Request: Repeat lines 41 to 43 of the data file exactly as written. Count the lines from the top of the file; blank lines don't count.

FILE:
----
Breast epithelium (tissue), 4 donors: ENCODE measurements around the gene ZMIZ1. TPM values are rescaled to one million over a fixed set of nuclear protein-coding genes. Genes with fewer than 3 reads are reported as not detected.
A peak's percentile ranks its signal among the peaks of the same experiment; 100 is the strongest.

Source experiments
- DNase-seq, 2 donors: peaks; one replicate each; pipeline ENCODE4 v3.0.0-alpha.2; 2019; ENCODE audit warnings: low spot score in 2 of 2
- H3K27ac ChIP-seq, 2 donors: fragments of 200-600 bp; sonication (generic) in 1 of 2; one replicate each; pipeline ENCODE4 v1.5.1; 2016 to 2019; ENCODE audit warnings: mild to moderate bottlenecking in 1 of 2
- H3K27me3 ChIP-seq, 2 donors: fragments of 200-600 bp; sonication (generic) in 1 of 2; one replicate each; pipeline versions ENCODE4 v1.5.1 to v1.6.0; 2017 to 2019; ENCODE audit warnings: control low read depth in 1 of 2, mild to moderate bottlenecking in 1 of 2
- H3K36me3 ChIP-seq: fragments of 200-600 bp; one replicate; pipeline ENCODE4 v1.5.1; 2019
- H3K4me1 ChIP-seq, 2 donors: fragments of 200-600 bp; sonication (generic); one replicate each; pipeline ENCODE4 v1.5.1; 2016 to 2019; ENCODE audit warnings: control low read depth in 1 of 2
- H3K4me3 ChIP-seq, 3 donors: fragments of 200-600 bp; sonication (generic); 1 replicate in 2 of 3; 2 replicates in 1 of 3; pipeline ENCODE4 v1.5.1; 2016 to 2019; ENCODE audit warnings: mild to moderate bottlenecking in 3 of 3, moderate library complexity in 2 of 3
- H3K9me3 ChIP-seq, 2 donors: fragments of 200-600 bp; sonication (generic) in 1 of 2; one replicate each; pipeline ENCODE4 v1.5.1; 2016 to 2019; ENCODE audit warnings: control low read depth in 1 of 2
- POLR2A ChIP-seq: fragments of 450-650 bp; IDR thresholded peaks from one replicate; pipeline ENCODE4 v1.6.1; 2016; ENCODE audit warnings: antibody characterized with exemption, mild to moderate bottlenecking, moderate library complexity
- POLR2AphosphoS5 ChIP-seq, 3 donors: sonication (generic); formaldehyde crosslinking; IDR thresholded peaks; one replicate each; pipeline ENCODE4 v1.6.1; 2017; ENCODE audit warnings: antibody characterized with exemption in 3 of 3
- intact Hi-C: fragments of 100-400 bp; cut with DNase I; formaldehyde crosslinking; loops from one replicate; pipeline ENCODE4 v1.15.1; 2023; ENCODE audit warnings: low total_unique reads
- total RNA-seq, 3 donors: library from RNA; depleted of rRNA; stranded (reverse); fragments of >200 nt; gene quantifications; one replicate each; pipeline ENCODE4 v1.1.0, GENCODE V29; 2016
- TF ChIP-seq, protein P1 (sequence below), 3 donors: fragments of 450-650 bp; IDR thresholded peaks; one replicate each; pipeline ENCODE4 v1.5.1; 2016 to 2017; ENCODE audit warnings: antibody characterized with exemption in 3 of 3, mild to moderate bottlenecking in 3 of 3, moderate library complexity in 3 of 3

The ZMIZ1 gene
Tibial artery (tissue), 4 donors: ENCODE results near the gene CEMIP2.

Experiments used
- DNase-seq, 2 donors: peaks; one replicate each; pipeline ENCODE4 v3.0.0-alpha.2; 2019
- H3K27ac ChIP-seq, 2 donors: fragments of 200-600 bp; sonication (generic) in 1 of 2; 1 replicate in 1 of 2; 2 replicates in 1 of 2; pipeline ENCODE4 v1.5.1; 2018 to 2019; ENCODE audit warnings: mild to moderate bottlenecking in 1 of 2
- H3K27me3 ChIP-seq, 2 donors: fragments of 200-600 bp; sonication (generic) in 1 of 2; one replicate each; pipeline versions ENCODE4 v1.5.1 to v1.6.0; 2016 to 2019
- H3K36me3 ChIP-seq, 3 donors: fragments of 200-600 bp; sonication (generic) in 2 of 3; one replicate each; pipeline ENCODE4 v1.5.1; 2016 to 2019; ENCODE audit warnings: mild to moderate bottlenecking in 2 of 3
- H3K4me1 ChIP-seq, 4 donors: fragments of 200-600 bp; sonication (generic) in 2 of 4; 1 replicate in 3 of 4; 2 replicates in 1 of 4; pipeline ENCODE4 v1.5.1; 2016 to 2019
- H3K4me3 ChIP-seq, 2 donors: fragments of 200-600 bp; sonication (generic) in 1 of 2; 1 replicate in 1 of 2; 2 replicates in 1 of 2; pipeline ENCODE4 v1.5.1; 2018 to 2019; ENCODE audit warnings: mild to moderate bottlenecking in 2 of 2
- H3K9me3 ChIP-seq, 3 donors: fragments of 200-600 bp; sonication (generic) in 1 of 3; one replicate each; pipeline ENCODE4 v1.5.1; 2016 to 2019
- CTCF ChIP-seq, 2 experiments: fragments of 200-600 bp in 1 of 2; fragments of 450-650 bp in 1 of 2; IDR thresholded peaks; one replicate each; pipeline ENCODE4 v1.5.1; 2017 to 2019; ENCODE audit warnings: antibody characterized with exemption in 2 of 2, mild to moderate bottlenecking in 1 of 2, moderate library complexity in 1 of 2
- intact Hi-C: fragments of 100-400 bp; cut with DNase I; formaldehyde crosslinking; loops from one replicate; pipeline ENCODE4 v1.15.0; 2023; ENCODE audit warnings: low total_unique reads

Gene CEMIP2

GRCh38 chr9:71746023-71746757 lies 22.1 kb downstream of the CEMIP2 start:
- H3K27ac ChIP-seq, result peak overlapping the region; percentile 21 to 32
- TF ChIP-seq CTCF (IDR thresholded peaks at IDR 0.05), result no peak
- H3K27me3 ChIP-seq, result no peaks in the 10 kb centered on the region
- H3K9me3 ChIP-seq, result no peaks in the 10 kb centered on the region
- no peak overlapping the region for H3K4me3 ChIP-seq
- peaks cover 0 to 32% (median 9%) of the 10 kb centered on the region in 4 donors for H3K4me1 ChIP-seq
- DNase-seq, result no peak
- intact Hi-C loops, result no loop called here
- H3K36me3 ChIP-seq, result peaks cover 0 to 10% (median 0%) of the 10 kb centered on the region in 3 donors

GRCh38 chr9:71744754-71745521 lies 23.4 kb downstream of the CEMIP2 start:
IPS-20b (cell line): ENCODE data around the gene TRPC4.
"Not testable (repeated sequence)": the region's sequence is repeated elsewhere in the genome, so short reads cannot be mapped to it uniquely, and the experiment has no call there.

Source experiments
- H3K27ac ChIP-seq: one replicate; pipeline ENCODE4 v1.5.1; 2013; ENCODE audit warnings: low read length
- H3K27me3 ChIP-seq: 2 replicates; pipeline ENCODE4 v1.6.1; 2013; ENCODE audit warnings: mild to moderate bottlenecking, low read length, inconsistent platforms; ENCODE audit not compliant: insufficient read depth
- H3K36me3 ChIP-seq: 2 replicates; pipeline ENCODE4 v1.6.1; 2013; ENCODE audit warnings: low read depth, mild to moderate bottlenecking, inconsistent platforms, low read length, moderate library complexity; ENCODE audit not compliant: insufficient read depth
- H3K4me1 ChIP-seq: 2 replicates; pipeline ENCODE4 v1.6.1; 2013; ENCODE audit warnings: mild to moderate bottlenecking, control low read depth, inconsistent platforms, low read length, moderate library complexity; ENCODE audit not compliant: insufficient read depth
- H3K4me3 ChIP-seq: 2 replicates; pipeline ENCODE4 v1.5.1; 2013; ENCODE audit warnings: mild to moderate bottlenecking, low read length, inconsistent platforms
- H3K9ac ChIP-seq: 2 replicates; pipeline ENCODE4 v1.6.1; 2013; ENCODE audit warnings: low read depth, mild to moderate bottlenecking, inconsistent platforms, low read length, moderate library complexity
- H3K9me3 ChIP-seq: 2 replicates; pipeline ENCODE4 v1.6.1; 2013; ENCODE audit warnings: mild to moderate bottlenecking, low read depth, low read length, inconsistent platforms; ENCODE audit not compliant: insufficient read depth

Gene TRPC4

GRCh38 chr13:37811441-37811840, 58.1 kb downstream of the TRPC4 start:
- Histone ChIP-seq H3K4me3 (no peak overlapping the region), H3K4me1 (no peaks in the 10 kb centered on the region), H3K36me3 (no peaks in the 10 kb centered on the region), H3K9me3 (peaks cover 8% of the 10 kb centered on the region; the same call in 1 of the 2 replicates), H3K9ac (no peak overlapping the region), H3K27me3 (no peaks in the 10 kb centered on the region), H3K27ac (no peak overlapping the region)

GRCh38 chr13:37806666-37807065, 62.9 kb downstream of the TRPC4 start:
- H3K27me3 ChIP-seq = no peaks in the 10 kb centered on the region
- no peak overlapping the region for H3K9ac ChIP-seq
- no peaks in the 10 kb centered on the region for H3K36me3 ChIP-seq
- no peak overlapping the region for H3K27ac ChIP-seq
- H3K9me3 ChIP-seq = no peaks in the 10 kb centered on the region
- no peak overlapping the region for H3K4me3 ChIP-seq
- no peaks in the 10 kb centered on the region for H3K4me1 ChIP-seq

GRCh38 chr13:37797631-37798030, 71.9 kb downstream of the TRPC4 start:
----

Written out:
"Not testable (repeated sequence)": the region's sequence is repeated elsewhere in the genome, so short reads cannot be mapped to it uniquely, and the experiment has no call there.

Source experiments
- H3K27ac ChIP-seq: one replicate; pipeline ENCODE4 v1.5.1; 2013; ENCODE audit warnings: low read length